The SalmoFan™ has an array of 15 strips, each of which is numbered from 20 to 34, with the lower numbers being lighter shades of salmon, and the higher numbers being darker, almost but not quite getting to red. According to sophisticated market research, darker colored salmon commands a higher price.

You can actually order SalmoFan™s from the DSM website, and they're free, although you have to give them a bunch of information that they may use to confirm that you're in the salmon color grading business or something, so I didn't bother, primarily because I couldn't come up with a convincing cover story about why someone in West Texas would have a commercial concern about fish pigmentation. But I still fantasize about how cool it would be to whip out my personal SalmoFan™ at the local sushi bar and quiz the server about whether she really believes that California Roll made with number 25 salmon warrants such an exorbitant price. Much professional winking and hilarity would ensue, I suspect.

Anyway, I was amazed and alarmed to discover that even though someone had gone to considerable trouble to identify 15 shades of potential salmon pigmentation, nobody has taken the next logical step and provided the hexadecimal equivalents for those shades. I suspect this has caused grief for countless designers building salmon-themed websites, because they've had to basically shoot in the dark and hope that by sheer chance they've picked the correct shade for their particular salmon-consuming demographic target. I aim to rectify this gap in human knowledge, and therefore submit for your consideration the EDS SalmoHex Chart of Pinkish Colors. The following chart has been prepared following rigorous proprietary analysis, drawing extensively on both my years of Photoshop experience and minutes of DSM SalmoFan study.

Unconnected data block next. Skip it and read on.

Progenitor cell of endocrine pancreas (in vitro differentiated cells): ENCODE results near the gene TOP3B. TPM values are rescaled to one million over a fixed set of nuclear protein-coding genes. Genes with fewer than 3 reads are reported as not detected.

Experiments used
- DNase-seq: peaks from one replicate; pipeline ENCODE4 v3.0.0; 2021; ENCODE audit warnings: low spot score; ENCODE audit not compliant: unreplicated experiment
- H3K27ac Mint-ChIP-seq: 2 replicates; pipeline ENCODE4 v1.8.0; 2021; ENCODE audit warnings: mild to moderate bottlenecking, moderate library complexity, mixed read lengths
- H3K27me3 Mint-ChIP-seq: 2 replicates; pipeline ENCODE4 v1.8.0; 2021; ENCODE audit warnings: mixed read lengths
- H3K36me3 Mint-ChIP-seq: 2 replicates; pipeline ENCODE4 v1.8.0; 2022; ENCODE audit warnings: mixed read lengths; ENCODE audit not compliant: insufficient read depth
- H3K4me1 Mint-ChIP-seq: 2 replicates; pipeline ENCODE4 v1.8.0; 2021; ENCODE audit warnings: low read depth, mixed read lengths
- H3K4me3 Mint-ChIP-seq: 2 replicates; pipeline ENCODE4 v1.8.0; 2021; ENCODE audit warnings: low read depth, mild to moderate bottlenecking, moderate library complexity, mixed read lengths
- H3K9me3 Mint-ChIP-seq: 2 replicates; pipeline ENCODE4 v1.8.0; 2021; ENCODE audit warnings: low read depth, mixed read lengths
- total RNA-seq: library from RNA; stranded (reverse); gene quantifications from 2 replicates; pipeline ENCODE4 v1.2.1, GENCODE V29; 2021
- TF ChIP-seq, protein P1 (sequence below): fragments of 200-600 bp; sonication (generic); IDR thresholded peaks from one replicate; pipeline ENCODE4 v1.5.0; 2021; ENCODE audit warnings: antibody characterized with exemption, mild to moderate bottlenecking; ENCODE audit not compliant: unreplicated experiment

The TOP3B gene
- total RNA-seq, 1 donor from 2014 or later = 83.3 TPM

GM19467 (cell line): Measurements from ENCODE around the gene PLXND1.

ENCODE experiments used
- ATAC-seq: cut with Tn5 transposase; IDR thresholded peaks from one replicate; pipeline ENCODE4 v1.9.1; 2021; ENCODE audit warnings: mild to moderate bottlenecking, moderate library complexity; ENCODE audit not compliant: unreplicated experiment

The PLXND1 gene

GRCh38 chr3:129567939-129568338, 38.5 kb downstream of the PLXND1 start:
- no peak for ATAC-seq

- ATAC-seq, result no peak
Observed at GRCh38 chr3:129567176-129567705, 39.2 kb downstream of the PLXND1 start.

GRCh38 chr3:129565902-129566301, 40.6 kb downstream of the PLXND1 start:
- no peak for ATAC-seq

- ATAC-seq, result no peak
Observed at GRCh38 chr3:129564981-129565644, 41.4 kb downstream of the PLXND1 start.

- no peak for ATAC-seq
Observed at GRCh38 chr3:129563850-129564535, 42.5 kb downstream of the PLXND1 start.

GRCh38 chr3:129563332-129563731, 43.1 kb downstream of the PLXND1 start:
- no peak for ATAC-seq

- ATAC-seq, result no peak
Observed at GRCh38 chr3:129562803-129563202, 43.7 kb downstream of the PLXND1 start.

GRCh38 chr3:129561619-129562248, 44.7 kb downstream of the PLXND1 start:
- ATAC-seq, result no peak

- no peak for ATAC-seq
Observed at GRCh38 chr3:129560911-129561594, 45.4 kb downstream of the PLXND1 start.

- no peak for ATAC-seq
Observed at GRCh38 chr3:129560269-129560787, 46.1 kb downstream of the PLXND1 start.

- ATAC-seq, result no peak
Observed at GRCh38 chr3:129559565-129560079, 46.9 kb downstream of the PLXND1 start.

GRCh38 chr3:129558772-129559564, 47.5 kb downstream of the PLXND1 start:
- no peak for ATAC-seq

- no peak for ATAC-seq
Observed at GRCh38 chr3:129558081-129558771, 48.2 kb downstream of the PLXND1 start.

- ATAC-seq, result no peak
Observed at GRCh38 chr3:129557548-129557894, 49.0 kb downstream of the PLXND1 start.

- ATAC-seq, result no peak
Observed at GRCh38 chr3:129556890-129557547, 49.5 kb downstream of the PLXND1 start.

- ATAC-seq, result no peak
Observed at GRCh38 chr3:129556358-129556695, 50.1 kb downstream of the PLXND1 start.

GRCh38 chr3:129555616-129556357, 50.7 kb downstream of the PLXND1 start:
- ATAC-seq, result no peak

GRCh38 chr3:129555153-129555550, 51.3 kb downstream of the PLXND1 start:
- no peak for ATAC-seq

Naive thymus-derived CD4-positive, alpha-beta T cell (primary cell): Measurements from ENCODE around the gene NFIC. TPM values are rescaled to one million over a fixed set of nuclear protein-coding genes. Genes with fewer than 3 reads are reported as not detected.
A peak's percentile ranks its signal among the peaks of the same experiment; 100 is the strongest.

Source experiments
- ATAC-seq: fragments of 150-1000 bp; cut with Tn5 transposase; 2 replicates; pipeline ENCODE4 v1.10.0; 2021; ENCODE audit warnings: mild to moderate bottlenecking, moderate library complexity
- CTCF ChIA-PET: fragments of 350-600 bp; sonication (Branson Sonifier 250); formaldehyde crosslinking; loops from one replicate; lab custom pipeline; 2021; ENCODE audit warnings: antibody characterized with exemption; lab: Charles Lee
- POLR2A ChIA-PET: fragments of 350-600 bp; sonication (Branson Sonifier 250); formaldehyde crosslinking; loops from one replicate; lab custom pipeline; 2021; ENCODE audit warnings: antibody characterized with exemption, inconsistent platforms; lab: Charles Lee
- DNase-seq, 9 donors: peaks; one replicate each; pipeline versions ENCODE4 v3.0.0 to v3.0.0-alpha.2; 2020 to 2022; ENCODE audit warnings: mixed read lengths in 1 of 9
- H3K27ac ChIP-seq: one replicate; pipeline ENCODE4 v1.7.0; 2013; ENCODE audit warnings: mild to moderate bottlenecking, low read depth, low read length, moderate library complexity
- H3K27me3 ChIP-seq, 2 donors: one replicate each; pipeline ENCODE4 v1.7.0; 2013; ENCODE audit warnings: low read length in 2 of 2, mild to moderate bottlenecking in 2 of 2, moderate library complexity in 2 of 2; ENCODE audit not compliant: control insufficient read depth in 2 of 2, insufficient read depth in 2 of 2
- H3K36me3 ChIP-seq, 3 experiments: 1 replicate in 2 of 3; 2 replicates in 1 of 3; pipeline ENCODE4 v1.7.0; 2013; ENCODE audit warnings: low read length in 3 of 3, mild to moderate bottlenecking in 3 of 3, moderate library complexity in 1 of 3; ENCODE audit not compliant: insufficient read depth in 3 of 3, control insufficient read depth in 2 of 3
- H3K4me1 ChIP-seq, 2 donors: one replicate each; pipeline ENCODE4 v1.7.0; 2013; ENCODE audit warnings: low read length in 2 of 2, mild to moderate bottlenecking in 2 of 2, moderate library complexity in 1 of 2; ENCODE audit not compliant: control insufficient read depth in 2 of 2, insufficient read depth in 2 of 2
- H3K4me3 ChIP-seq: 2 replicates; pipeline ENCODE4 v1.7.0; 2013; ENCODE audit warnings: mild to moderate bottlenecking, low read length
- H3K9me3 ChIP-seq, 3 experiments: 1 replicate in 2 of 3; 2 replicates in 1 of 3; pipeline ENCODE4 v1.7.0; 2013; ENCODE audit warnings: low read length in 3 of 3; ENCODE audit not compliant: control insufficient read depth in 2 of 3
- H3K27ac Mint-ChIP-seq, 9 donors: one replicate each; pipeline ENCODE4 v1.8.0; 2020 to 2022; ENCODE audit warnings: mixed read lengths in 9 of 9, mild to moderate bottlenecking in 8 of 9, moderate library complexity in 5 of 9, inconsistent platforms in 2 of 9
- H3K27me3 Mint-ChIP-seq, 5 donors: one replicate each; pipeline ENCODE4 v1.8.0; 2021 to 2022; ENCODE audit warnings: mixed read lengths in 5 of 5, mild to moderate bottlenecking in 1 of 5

Hexadecimal Equivalent


Hexadecimal Equivalent


Hexadecimal Equivalent































I realize that as helpful as the preceding cross reference may be, it will still not meet the needs of those who must have just the right shade of invitation for their fish-themed wedding, but coming up with Pantone equivalents is too much work. I can't do everything, folks.

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This page is an archive of entries from March 2015 listed from newest to oldest.